Legislative leader Jasper Tsang Yok-sing intends to stay out of the chief executive election - at least for now.
But he could throw his hat into the ring if there's deadlock after voting on March 25. That would happen if no candidate wins more than half of the 1,200 ballots cast by the Election Committee, which would trigger a re-run in May.
The 64-year-old Tsang, a former head teacher who founded the Democratic Alliance for the Betterment and Progress of Hong Kong and is now president of the Legislative Council, decided not to pitch himself into the election because, he said, he lacks the time to shape an election platform before the nomination of candidates ends tomorrow.
He'd need to scramble into campaign work, Tsang said, though some who want to see him running "suggest that I can plagiarize the political manifestos of other candidates."
But he would need to present a proper program and, after some hard thinking over the past 10 days - since leading candidates became mired in scandal and he was encouraged by people to run - he decided to hold off.
With less than a month to the election, he explained, "it's almost impossible for me to gain the full trust of citizens about my capabilities to serve as chief executive."
Also, Tsang said, the DAB has a strategy for legislative elections in September, and party leaders have not analyzed fully how a bid by him for the SAR's top job may affect results from those polls.
He that there had not been any message from Beijing about him staying out of the chief executive race.
But a run in May would be a different proposition, Tsang said, as he would have enough time to prepare.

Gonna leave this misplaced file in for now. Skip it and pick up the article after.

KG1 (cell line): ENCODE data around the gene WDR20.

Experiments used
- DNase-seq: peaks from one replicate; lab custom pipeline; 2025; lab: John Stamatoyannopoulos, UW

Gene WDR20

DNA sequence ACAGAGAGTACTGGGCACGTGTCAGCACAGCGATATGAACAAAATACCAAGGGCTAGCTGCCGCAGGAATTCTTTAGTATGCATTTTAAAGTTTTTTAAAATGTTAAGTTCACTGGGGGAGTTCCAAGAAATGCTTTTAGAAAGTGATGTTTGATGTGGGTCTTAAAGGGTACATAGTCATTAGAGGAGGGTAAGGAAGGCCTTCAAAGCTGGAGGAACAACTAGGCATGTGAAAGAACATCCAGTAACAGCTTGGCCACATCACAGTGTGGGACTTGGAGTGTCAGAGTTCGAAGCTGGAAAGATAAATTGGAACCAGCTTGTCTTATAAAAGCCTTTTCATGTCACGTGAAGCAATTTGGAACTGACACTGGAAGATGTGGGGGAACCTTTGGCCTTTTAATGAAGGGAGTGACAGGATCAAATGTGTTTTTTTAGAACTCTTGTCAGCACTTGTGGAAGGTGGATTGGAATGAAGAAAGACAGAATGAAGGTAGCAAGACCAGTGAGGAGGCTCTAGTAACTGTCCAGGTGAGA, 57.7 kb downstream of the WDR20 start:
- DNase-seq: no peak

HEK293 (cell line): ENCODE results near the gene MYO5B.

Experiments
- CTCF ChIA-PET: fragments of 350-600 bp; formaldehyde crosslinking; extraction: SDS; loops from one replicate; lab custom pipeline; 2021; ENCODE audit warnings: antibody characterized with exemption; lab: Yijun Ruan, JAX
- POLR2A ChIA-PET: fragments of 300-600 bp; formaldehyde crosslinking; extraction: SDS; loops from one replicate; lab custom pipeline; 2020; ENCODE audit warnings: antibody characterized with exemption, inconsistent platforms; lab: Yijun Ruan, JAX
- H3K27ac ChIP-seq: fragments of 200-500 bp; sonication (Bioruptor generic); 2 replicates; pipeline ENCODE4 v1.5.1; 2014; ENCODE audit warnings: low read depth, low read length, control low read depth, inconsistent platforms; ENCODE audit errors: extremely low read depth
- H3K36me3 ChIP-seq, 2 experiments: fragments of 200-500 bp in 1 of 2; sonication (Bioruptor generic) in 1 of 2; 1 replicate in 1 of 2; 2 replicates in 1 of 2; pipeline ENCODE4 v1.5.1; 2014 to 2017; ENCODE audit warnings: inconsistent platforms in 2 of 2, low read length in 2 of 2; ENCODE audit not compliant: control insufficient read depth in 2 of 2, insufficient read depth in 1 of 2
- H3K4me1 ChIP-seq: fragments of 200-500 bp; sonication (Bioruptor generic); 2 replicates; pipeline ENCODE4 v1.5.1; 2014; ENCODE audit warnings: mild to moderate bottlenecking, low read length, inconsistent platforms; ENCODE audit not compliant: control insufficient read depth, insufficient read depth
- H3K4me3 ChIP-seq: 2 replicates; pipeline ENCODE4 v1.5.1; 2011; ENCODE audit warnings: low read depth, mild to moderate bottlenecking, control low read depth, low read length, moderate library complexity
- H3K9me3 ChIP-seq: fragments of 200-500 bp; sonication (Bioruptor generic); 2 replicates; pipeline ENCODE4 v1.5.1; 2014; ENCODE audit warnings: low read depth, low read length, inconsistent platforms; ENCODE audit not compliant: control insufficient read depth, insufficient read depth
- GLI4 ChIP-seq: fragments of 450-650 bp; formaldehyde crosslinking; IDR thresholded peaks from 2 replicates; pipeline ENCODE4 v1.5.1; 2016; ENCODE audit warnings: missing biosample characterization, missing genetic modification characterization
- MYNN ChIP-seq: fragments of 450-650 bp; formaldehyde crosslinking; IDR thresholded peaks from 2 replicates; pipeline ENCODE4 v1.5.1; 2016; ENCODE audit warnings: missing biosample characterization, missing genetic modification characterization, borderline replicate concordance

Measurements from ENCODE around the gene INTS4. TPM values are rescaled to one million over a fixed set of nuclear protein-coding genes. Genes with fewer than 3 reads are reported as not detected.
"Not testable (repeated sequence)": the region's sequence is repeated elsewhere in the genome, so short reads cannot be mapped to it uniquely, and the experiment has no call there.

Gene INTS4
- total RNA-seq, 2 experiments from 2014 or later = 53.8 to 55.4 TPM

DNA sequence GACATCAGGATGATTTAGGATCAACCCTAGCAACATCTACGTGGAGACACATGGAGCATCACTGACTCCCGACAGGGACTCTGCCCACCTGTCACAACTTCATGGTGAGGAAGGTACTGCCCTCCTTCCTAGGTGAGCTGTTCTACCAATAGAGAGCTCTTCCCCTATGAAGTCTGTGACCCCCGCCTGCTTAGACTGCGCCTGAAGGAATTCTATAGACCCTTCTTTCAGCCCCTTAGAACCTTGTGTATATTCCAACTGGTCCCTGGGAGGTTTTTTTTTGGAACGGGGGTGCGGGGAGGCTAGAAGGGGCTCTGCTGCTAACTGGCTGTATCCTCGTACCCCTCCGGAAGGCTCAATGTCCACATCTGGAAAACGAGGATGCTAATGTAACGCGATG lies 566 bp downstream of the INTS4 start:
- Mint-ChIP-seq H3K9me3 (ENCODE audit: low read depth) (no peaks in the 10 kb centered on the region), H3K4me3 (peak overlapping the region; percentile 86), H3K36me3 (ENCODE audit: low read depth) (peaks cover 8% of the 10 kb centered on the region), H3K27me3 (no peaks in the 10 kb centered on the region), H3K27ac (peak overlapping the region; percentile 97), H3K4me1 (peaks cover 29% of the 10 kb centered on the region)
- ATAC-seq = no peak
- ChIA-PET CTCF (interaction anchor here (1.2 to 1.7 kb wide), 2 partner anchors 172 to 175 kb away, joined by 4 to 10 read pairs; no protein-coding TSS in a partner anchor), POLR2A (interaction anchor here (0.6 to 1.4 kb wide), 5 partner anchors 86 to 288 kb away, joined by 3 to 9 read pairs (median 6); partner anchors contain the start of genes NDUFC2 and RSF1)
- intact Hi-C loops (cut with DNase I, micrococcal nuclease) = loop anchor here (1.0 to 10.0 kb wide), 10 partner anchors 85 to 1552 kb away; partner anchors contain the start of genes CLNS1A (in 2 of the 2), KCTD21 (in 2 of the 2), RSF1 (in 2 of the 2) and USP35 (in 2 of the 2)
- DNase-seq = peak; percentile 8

And he would certainly consider running then if that would help end "smear tactics that citizens do not want to see."
Such tactics being used by supporters of current leading chief executive candidates Henry Tang Ying- yen, 59, and Leung Chun-ying, 57, have severely tarnished the election process, he added.
"The credibility of the election has been seriously hit," he said - and the stature of the person who comes out on top could already have been undermined.
"It's obvious Hong Kong citizens have greater aspirations to pursue universal suffrage," Tsang said - and the central government has to address the situation.
As for smears, Tsang said he too has suffered after suggesting he could be in the running in the wake of the uproar over an illegal underground development at Tang's property in Kowloon Tong and Leung's alleged conflict of interest in the 2001 West Kowloon arts hub design contest.
Tsang revealed he has been accused of having debts, of being at the terminal stage of an illness, and plotting a bomb attack during the 1967 riots. But those allegations did not affect his decision to hold off.
Another chief executive candidate - Albert Ho Chun-yan, 60, of the Democratic Party - believes Beijing had "barred" Tsang from joining the March 25 race.
Meanwhile, chief executive hopeful Regina Ip Lau Suk-yee, 61, a legislator who heads the New People's Party, reckons she will not necessarily benefit from Tsang's exit. "I met Tsang to discuss the election," she revealed yesterday, "and he told me it would be difficult for him to persuade other Election Committee members who have not made nominations yet to support me."
And there was no agreement on one of them supporting the other if either pulled out, Ip said.